Creating employment opportunities for persons with intellectual disabilities

Mustafa works at a Shell petrol station in Chennai

Mustafa works at a Shell petrol station in Chennai

I Mustafa is 40 years old, and a little over a month ago he landed his first job. When this reporter spoke to him on a recent morning — 8 a.m. or thereabouts — Mustafa was waiting at his house in Kanathur on East Coast Road for his regular auto to ferry him to his workplace, a Shell petrol station.

Intellectually challenged, Mustafa landed this job following vocational training programmes. The Department of Adult Independent Living (DAIL) at the National Institute for Empowerment of Persons with Multiple Disabilities (NIEPMD) had a big hand in giving this direction to Mustafa’s life.

“Over the last two years, we have been searching for some job for Mustafa but it was not easy. An educational institution agreed to give him a job after the training but he was rejected as he has mobility issues,” says D Gunasekar, rehabilitation officer, DAIL.

Mustafa lives with his elderly mother and a sister, who is also intellectually challenged, in a rented house. “Over the years, the family mainly made ends meet with the maintenance allowance they got from the government. Now, Mustafa will be able to supplement the family income,” says Gunasekar.

Department of Adult Independent Living is working closely with employers to help many intellectually challenged adults find jobs.

At the recent job fair held on its campus, 60 candidates were shortlisted by 10 companies. Shell, for instance, shortlisted seven candidates for various job roles at their petrol stations.

For many years, Shell has been creating a positive example of inclusivity by hiring persons with disabilities for its various job roles.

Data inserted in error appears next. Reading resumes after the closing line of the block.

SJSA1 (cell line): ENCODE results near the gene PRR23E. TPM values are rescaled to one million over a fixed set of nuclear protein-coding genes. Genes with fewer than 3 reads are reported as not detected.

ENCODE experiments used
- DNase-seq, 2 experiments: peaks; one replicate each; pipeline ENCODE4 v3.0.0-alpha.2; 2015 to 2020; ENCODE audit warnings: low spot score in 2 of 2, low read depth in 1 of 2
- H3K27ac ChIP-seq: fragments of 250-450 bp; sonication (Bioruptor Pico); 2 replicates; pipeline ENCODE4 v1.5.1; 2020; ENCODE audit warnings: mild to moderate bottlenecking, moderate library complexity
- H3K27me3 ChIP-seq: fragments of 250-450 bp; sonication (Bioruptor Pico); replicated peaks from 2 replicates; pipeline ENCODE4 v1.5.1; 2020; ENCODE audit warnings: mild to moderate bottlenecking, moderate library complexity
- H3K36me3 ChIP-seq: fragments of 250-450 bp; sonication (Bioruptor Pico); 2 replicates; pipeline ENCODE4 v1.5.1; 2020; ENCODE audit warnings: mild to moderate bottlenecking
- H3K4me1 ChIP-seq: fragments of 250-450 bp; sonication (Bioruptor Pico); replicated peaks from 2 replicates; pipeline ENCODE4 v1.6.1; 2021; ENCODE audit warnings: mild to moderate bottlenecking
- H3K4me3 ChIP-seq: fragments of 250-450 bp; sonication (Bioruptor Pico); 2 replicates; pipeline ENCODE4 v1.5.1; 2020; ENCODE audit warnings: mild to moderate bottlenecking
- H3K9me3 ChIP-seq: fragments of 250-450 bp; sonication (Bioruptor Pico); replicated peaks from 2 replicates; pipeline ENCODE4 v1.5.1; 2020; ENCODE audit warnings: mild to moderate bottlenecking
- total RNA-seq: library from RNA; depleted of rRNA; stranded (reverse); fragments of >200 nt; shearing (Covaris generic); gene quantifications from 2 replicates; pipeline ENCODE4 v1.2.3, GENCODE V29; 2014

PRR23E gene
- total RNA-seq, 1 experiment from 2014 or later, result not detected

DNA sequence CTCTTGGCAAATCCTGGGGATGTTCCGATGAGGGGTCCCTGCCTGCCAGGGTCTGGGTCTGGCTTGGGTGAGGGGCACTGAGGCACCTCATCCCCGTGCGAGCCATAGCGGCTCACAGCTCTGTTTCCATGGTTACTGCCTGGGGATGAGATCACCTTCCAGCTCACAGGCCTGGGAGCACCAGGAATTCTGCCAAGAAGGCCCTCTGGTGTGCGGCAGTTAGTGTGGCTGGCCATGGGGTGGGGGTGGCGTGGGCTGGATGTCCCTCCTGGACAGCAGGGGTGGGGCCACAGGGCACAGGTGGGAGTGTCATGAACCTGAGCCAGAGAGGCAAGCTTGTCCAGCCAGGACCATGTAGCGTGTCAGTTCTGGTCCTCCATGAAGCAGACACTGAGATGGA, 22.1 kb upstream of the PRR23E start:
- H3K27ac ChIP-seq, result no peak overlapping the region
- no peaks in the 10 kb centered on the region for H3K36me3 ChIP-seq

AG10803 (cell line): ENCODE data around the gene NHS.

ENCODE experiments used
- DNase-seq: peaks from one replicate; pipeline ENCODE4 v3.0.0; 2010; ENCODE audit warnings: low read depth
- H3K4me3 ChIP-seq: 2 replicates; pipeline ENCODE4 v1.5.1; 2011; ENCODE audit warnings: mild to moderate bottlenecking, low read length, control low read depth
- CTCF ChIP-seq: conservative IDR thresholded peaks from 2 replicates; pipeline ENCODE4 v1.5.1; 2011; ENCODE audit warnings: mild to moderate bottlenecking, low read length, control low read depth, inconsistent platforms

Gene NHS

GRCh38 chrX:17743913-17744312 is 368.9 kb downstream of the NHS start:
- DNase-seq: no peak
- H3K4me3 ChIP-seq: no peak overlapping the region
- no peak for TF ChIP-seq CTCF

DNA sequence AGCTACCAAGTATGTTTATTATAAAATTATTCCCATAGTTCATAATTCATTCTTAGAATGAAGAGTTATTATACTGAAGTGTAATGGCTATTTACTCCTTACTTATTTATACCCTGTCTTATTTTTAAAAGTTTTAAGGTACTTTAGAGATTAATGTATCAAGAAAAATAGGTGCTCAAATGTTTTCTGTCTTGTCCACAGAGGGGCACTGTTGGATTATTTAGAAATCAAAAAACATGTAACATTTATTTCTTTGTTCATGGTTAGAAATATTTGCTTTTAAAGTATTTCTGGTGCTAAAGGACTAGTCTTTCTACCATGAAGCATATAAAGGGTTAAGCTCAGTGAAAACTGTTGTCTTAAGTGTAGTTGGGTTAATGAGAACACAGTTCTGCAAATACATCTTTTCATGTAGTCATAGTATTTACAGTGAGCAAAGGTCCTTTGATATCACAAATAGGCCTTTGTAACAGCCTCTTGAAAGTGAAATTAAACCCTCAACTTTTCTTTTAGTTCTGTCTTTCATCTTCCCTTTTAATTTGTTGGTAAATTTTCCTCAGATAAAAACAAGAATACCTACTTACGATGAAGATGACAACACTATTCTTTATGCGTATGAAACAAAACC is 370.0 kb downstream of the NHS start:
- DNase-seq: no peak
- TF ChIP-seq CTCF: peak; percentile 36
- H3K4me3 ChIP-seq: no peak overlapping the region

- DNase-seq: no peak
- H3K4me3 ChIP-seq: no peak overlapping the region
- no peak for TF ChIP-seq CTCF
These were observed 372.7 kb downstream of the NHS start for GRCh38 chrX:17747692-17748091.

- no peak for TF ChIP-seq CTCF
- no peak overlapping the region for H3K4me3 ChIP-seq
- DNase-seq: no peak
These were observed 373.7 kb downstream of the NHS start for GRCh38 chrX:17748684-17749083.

In Chennai, Shell currently has 37 retail outlets, with 75 specially-abled service champions working with us, says Sanjay Varkey, director, Shell Mobility India.

“We have implemented a policy to have on board, a minimum of 20% women employees, and two differently-abled persons across all our sites, including distributor-operated (DO) sites,” says Sanjay. “Some sites may have a higher number of women and/or specially-abled people, and we welcome and encourage this diversity. A no-compromise on selection criteria recruitment approach, pictorially and digitally enabled training ensure all employees are treated equally at the mobility site.”

In this journey towards diversity and inclusion, the retailer network works with NGOs like Enable India, TRAAIN and other local organisations.

Managing a differently-abled employee needs a lot of hand-holding.

K Balabaskar, lecturer, DAIL, says to make intellectually challenged adults employable both employer and employee need to come together. “Pre-placement orientation is a must to understand a prospective employee’s strengths and weaknesses,” says Balabaskar.

DIAL is working on mapping candidates to place them with companies in or near their neighbourhoods they live in.

Balabaskar says the department is working to create awareness among various stakeholders about the Government of India gazette 2021 which states that one percent of government jobs must be reserved for persons with intellectual disabilities, autism, special learning disability and multiple disabilities. “We are providing training to them; and we want many more deserving adults to benefit from it,” he adds.

For details, contact Balabaskar at 9382934157; or Gunasekar at 8778425556

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